Hello Terry

This immortal 7th Div stuff is great, i would like to add...

The 1/Artists Rifles landed in France late in Oct 1914 they were actually stopped on the march to Ypres by a senior Staff officer who instructed the O.C he had an argent message from the C in C, B.E.F, a short time later as a consequence of a meeting between the two 50 o/r's were given some hours instruction and advice, promoted to 2/Lt and despatched together with officers pips to the 7th Div. They went into action the next day in there privates uniforms commanding regular army troops from eleven separate infantry battalions including the 1/G.G. many were killed or wounded by mid 1915,(The Artists first fifty, 40 pte's, 8 Cpl's & 2 Sgt's) The 20th ,21st 22nd infantry brigades had very very few officers left standing by the Nov 1914.....

Best

Tom......

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9 Ostende

Marched to main square in town, then entrained for Ghent. Heard artillery in the evening. Staff Officer Capt Barker brought up bread and German sausage. Raining. Orders received, to be at 0400 on the 10th, on the near side of the canal crossing at Zwijnaarde. Belgians to withdraw across bridge. 2nd Royal Warwicks and 2nd Queens to attack on the left. 1st Royal Welsh Fusiliers in reserve, near Melle

Evening Chaps

The 7th divison upon reaching on the 9th October ( heat of the battle at gontrode) Gent to relieve the French fusiliers marins of admiral Ronarc’h ,

who made a gallant stand at Melle – Kwatrecht – Gontrode (10km east of gent)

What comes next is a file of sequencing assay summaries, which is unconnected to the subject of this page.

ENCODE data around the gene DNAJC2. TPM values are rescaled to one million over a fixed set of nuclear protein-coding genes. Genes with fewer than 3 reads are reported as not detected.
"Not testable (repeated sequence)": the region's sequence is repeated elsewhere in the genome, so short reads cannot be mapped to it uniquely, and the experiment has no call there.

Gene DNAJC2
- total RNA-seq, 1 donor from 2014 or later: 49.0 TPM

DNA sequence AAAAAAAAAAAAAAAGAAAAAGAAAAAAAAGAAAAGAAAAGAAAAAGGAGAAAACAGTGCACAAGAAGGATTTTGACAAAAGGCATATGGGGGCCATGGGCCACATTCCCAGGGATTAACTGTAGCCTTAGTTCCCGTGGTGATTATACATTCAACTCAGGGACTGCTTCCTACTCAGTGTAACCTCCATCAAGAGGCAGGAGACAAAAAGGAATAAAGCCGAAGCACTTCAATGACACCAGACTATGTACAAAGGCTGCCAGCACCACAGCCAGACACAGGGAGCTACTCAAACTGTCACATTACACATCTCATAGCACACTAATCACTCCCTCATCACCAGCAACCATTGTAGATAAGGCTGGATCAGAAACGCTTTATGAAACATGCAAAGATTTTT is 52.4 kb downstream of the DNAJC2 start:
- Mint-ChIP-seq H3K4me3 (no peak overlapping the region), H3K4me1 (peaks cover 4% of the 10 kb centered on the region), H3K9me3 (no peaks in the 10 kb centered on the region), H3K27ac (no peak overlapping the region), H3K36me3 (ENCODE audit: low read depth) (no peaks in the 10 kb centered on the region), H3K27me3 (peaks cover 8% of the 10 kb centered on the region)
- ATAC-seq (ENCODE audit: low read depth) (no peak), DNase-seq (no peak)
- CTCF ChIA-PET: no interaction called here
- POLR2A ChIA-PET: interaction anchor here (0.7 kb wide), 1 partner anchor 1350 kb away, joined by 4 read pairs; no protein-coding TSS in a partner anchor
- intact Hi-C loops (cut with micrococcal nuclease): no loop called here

to help the Belgian army to escape from Antwerp. Lots is known about this little battle but nothingon the Britsch releave ,

Battalions who took the french rear position and covered the retreat and the withdrawal

of the French fusiliers marins out of their positions on the 11 october 1914

Admiral Ronarc’h received from the British general Cappers 7th division 2 battalions ,

of whom he deployed one at the right of gontrode and kept one in reserve so from above topic information it must be

2nd Royal Warwicks and 2nd Queens to attack on the left. 1st Royal Welsh Fusiliers in reserve

any info if there were British casualties there in these regiments on the 11th and 12th October 1914 ?

@+

patrick

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Just to add to the War Diary entry concerning the attack on the 7th of November 1914.

The single gun mentioned to start the attack, was from the 106th Battery XXIInd Brigade R.F.A., commanded by Lt. V. Taylor.

The attack began by firing on a house held by the enemy and then by enfilading the road.

A message received later the same morning stated, that the gun rendered valuable assistance and was got out safely.

Sandcroft

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By November 22 1914 the 2nd Bn Royal Warwicks had 189 killed in the Salient. Most of them are on the Menin Gate. They had moved to France from Malta.

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Thanks for the additions ,

But any information on eventual casualties that would have fell covering the retreat of the French Fusiliers Marins at Melle

(near Town of Ghent) on the 11th October 1914 .

Not sure of the battalion involved there .

@+

Patrick